3. The Web service returns an HTML page to the client that contains fields for entering data for the session, along with a hidden field containing the session identifier.
  4. The client enters some data for the session and clicks the submit button.
  5. The Web service reads in the fields from the client's page, including the session identifier. It uses this identifier to locate the session with the legacy system.
  6. The Web service updates the current transaction with whatever information was sent by the client, and returns another HTML page containing the same session identifier.
  7. When the client signals that it wants to finish the transaction, the server uses the session identifier again to locate the session with the legacy system. It then asks the legacy system to finish the transaction and close down the session.
  8. The server removes the session information from the hash table, because the session has been completed.

Listing 33.1 shows a servlet that uses a simple sequence number for a session ID. It uses a text field to build up a string of text. Anytime text is entered in the field, it appends the text to the current session text. It also provides a checkbox to signal that the transaction is complete.


Listing 33.1  Source Code for SessionServlet.java
import java.io.*;
import java.util.*;
import java.servlet.*;
import sun.server.html.*;

// This servlet uses hidden variables to keep track of
// a session. When it starts a new session, it sets a
// hidden sessionId variable in the web page. Whenever
// the 'submit' button is clicked, the hidden sessionId
// is transmitted to the servlet.

public class SessionServlet extends Servlet
{

// The sessions table maps session id's to session information. For
// this example, the session information is just a string containing
// the text added during the session.

     protected Hashtable sessions;

// Just for demonstration purposes, we use a simple integer
// variable for generating session id's.

     protected int nextSessionNumber;

     public void init()
     {
          nextSessionNumber = 0;
          sessions = new Hashtable();
     }

// Start new session is called when a request comes in that
// does not contain a session id. This routine should generate
// a new session id and perform the necessary session setup.

     protected String startNewSession()
     {
// Generate a new session id
          String sessionId = ""+nextSessionNumber++;

// Set up the session information in the session table (start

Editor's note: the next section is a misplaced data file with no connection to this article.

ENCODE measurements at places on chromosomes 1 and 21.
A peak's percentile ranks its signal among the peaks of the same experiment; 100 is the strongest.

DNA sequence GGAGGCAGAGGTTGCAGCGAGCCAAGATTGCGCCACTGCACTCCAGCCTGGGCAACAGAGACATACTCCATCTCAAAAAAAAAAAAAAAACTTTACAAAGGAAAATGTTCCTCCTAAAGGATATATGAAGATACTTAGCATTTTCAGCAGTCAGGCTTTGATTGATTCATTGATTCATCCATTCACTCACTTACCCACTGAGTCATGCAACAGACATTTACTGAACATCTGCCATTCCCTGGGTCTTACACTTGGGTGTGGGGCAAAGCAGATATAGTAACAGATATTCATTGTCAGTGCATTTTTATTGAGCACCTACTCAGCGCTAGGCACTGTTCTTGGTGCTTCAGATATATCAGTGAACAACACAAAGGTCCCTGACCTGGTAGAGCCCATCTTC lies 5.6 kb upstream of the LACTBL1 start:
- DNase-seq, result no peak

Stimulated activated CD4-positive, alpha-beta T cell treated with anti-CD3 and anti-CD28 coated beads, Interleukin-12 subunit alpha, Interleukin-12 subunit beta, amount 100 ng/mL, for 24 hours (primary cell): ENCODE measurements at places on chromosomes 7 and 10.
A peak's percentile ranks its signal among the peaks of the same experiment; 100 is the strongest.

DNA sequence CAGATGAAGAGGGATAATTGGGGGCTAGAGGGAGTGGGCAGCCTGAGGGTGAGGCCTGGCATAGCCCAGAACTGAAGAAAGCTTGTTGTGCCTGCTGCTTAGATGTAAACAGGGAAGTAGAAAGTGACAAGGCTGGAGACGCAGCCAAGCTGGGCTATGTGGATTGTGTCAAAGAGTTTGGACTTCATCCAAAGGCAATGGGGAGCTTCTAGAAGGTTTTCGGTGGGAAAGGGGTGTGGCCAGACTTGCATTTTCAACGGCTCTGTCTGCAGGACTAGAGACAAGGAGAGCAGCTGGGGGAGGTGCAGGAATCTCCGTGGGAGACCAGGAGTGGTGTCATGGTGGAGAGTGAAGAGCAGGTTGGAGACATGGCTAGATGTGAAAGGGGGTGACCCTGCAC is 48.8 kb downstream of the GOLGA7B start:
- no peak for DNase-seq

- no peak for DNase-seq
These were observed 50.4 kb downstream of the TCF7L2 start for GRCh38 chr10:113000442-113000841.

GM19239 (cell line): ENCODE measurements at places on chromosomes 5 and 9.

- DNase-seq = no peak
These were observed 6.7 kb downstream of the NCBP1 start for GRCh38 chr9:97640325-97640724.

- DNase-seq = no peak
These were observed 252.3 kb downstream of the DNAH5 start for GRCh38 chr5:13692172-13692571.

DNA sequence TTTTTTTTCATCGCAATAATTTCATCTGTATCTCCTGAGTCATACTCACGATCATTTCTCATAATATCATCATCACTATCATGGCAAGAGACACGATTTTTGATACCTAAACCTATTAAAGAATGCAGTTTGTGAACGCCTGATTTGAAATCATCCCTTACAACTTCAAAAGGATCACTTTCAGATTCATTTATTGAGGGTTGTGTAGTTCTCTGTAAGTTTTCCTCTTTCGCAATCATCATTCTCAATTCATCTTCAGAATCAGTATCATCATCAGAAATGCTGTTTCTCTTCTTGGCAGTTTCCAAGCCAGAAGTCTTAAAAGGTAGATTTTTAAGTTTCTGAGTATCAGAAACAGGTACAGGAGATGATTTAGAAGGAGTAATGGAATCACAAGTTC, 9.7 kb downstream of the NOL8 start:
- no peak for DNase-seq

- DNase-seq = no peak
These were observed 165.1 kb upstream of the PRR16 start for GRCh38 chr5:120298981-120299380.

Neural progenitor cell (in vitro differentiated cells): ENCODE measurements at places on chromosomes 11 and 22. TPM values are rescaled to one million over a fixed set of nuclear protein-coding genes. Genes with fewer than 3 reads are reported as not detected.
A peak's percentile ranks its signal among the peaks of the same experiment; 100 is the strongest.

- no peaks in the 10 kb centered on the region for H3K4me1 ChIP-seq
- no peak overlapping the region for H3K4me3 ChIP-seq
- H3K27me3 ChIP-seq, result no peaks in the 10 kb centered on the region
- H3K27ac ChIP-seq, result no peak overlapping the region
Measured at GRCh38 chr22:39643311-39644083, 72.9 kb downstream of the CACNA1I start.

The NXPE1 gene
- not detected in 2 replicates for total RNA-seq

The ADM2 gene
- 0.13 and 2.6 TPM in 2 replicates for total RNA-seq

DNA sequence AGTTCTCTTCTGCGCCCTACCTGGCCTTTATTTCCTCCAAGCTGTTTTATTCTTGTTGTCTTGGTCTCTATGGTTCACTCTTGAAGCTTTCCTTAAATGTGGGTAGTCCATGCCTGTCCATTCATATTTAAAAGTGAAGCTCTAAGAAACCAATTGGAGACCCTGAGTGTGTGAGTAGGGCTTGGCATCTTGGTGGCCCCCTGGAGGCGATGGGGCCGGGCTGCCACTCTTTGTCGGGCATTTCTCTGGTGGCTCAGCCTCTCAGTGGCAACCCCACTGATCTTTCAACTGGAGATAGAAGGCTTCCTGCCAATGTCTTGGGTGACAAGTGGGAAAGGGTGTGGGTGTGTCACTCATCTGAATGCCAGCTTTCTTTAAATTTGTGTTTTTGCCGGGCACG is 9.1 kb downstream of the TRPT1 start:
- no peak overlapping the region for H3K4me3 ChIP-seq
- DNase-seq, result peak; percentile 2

// with an empty string).
          setSessionInfo(sessionId, "");

          return sessionId;
     }

// getSessionInfo returns the information associated with
// a session - in this case, the information string.

     protected String getSessionInfo(String sessionId)
     {
          return (String) sessions.get(sessionId);
     }

// setSessionInfo stores session-related information in the
// sessions table.

     protected void setSessionInfo(String sessionId, String info)
     {
          sessions.put(sessionId, info);
     }

// finishSession is called to complete a transaction and close
// down the session.

     protected void finishSession(String sessionId)
     {
          sessions.remove(sessionId);
     }

     public void service(ServletRequest req, ServletResponse resp)
     {

          boolean isNewSession = false;
          boolean isExpired = false;
          boolean isFinished = false;

// get a table of variables from the web page
          Hashtable params = req.getQueryParameters();

// get the session id from the page
          String sessionId = (String) params.get("sessionId");

// if there was no session id, start up a new session
          if (sessionId == null) {
               sessionId = startNewSession();
               isNewSession = true;
          }

// get the session info for this session
          String sessionInfo = getSessionInfo(sessionId);

// if there was no session info, it must be an old/invalid session id
          if (sessionInfo == null) {
               isExpired = true;
          }

// get the text item to be added to the session information
          String newStuff = (String) params.get("item");

// if there is text in the "item" field and the session id
// isn't expired, add the item to the session info and save it.

          if (!isExpired && (newStuff != null)) {
               sessionInfo += newStuff + "\n";
               setSessionInfo(sessionId, sessionInfo);
          }

// See if the "finished" flag was checked
          String finishedFlag = (String) params.get("finished");
          
          isFinished = (finishedFlag != null) &&
               finishedFlag.equals("on");

// Start generating the response

          resp.setContentType("text/html");